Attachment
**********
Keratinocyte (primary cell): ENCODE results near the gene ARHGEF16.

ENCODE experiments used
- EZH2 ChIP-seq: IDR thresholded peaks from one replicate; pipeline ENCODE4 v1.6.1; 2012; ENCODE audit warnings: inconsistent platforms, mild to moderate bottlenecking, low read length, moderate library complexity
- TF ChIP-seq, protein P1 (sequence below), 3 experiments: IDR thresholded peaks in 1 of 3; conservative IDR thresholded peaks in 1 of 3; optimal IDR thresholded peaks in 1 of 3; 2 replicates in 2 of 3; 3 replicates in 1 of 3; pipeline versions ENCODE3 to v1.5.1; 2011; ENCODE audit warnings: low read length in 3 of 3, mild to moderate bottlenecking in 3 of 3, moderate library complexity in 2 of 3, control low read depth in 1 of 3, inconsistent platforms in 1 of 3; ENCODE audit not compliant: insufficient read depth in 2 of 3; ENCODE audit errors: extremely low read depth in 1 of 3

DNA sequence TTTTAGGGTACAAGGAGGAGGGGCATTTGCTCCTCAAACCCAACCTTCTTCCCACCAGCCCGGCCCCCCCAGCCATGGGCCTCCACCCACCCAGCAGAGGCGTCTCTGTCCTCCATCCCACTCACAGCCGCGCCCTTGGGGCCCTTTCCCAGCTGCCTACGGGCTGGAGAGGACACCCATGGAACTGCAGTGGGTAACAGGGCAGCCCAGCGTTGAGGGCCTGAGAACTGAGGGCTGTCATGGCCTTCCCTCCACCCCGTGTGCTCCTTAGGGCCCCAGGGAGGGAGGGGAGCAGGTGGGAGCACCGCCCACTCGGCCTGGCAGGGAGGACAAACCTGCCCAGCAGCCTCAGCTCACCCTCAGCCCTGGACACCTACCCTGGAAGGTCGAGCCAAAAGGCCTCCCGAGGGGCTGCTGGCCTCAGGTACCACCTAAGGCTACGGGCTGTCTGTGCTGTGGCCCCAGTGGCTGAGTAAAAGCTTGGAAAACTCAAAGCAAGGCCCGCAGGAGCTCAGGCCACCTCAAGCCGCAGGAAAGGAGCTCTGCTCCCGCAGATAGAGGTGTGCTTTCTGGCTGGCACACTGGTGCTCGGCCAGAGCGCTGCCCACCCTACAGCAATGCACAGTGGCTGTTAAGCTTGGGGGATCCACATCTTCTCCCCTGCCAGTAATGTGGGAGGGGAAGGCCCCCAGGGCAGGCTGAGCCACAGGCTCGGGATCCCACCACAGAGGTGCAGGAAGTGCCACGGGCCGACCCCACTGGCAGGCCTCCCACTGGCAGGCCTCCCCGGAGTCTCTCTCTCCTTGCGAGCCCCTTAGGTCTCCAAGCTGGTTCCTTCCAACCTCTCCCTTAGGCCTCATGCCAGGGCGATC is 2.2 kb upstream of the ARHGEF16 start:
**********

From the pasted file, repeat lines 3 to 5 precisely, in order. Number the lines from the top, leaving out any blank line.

- EZH2 ChIP-seq: IDR thresholded peaks from one replicate; pipeline ENCODE4 v1.6.1; 2012; ENCODE audit warnings: inconsistent platforms, mild to moderate bottlenecking, low read length, moderate library complexity
- TF ChIP-seq, protein P1 (sequence below), 3 experiments: IDR thresholded peaks in 1 of 3; conservative IDR thresholded peaks in 1 of 3; optimal IDR thresholded peaks in 1 of 3; 2 replicates in 2 of 3; 3 replicates in 1 of 3; pipeline versions ENCODE3 to v1.5.1; 2011; ENCODE audit warnings: low read length in 3 of 3, mild to moderate bottlenecking in 3 of 3, moderate library complexity in 2 of 3, control low read depth in 1 of 3, inconsistent platforms in 1 of 3; ENCODE audit not compliant: insufficient read depth in 2 of 3; ENCODE audit errors: extremely low read depth in 1 of 3

DNA sequence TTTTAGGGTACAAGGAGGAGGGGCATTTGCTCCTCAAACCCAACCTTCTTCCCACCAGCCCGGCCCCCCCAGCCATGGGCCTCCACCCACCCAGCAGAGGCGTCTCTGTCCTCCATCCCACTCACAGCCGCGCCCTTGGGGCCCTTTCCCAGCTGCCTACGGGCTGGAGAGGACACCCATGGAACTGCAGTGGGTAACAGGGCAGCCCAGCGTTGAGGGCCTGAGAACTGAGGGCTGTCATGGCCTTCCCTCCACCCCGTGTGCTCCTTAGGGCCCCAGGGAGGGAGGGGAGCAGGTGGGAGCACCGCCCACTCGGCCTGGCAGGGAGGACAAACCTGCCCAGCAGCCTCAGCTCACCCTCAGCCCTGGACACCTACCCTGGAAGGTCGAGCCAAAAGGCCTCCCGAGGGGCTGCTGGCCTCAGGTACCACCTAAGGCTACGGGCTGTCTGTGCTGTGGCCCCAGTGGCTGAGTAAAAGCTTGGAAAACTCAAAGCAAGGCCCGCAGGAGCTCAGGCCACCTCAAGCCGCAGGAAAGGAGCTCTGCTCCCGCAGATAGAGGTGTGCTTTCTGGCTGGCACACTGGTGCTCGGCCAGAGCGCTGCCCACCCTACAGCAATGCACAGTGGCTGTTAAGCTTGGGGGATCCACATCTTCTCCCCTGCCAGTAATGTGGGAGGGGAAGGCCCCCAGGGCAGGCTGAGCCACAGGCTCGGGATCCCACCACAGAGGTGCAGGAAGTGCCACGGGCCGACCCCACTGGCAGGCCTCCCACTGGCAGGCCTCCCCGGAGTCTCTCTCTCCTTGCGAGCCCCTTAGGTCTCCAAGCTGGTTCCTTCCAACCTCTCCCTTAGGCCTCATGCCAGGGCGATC is 2.2 kb upstream of the ARHGEF16 start: